Domestication of the cat is essentially an unnatural state of affairs. Breeding has resulted in longer hair in long-haired cats and it could be argued that the more passive lifestyle of domestic cats, particularly full-time indoor cats, can cause poor bowl movements that exacerbate the problem.
What they look like
The making of a cat hairball (only kidding – nice photo and nice cat). Photo by eric_malette (new window) and published under an Attribution-Non-Commercial 2.0 Generic
Cat hairballs are tubular, brownish wads. Other material that has been swallowed can bind with the hair to form a bezoar. If it becomes too large it cannot pass out of the stomach and through the gut. This results in sessions of vomiting (that might contain hair) and symptoms that are similar to chronic gastritis including wheezing type cough. Hair caught in the colon can cause constipation.
Note: This is a video from another website. Sometimes they are deleted at source which stops them working on this site. If that has happened, I apologise but I have no control over it.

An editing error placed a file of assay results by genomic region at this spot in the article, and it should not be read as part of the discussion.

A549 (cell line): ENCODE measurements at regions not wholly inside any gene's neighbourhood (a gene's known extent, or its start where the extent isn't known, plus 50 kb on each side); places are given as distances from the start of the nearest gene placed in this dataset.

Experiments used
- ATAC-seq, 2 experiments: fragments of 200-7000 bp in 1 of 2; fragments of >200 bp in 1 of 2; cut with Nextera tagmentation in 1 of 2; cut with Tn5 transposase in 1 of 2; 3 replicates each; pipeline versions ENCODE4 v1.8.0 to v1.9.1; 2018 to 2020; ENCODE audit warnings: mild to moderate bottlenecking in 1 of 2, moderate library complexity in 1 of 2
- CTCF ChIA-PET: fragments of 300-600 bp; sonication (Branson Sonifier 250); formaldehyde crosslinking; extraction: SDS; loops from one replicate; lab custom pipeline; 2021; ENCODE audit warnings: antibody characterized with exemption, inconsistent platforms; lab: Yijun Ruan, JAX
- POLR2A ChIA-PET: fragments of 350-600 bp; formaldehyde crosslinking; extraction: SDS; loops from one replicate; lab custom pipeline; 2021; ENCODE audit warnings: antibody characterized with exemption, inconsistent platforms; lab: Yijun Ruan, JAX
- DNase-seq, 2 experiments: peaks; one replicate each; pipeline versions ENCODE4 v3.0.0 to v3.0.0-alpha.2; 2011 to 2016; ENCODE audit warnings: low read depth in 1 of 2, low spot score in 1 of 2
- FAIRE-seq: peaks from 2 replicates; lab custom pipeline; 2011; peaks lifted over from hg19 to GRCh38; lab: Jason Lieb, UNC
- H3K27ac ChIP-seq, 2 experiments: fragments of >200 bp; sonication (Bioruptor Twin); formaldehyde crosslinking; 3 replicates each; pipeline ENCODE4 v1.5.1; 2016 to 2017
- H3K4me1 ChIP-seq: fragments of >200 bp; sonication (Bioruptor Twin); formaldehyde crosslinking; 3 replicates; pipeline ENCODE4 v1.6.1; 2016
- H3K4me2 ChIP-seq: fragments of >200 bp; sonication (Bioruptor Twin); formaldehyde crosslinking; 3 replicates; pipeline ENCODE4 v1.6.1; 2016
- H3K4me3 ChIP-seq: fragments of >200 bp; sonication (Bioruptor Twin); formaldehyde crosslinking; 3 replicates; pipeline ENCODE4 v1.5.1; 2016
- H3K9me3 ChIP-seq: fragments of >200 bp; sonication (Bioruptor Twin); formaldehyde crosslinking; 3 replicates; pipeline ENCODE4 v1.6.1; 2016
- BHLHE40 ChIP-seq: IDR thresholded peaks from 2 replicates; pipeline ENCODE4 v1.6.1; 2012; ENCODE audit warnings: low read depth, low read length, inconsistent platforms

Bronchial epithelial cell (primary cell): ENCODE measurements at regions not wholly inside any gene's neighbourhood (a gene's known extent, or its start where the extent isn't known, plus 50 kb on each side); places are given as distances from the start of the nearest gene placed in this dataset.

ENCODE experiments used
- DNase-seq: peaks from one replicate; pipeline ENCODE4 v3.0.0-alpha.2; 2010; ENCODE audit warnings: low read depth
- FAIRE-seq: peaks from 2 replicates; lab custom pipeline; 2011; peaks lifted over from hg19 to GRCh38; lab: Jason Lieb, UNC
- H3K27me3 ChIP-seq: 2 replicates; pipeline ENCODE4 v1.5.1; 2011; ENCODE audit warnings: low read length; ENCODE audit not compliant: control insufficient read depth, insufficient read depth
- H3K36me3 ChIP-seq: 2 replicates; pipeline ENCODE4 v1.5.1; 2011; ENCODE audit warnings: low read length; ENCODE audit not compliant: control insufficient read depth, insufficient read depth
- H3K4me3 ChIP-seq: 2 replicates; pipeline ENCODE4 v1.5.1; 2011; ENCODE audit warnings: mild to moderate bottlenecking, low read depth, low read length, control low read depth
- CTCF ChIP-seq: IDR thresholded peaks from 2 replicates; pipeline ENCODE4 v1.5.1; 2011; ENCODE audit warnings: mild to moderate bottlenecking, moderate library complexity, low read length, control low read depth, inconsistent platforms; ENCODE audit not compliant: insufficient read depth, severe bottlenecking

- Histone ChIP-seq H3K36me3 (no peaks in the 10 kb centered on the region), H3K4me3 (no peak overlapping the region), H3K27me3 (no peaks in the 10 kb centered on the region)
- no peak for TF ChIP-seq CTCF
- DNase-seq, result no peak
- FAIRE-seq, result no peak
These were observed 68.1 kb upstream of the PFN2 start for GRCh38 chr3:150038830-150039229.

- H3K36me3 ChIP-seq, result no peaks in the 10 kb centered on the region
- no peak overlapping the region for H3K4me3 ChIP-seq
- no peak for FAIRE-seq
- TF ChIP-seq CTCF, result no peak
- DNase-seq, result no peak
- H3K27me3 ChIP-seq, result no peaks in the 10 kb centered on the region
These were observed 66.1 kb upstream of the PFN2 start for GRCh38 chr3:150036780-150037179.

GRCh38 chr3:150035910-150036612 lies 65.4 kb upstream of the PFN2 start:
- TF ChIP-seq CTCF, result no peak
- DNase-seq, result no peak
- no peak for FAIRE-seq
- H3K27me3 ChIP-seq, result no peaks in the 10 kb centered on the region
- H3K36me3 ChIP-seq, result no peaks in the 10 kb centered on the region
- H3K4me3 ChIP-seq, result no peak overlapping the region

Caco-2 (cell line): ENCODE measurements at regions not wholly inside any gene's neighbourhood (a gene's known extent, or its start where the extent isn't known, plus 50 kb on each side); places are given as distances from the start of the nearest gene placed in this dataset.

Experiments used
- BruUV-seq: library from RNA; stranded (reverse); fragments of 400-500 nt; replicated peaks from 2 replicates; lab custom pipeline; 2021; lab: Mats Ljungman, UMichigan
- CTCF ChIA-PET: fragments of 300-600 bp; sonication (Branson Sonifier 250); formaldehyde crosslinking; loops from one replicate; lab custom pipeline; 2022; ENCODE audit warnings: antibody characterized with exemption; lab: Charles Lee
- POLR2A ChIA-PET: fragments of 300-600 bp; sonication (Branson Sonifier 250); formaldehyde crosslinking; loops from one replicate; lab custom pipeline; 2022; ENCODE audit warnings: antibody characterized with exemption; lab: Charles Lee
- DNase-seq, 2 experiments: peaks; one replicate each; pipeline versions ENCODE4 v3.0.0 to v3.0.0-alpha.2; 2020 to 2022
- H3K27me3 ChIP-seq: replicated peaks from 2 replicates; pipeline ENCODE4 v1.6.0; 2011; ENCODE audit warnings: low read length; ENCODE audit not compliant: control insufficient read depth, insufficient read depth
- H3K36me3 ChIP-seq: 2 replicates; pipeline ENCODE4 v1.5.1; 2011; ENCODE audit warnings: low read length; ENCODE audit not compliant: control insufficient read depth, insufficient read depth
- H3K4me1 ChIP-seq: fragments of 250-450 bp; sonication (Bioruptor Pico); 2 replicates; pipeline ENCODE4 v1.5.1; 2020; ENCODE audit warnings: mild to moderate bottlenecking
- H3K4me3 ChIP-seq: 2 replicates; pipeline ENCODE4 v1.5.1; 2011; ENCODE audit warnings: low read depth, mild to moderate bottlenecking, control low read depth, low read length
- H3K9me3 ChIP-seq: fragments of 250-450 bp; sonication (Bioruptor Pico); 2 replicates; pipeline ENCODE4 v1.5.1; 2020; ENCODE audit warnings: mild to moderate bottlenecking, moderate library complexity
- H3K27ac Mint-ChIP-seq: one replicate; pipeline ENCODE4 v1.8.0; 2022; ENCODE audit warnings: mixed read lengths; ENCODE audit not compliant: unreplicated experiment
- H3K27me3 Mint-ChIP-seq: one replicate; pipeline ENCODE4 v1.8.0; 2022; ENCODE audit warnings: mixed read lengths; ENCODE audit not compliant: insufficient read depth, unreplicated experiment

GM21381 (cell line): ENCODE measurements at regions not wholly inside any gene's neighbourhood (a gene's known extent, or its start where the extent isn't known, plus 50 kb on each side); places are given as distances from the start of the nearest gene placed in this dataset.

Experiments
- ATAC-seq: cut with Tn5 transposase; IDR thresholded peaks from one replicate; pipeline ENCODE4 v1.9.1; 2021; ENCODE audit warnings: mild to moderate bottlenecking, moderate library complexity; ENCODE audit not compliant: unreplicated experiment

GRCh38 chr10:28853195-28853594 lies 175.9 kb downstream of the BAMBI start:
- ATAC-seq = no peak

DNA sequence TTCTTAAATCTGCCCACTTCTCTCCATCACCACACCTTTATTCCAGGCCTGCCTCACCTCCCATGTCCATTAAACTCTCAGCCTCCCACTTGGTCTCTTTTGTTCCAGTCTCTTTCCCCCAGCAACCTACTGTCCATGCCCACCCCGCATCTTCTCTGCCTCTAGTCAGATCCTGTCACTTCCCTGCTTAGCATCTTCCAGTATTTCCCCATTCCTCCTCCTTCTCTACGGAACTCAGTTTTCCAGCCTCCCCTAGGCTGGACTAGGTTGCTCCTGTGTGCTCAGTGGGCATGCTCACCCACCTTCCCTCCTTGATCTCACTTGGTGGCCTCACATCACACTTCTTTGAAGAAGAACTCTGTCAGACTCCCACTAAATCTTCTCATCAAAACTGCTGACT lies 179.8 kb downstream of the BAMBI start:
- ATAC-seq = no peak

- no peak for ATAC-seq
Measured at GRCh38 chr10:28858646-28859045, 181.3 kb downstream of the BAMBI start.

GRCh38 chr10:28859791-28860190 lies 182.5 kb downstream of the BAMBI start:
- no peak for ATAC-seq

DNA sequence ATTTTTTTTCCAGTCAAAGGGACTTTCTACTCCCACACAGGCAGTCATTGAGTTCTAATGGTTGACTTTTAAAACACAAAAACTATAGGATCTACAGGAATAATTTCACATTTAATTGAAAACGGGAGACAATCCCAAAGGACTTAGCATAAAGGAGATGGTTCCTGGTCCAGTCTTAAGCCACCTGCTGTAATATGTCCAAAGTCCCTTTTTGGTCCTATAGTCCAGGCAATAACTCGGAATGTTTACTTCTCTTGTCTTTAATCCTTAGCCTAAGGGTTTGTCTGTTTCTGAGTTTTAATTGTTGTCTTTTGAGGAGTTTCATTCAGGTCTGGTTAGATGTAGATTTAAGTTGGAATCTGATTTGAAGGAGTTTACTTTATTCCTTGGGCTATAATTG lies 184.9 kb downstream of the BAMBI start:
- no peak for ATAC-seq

Prevention – proactive steps
People searching for remedies for cat hairballs are taking reactive steps, which is understandable because it may be the first time it has happened to the cat. Once the problem has been dealt with (see below) the best action is preventative steps. And there is only one, really, and that is grooming. And the best grooming tool is probably the famous FURminator. I am not promoting it but it is all over the internet!
Here is the device:
A FURminator user quote: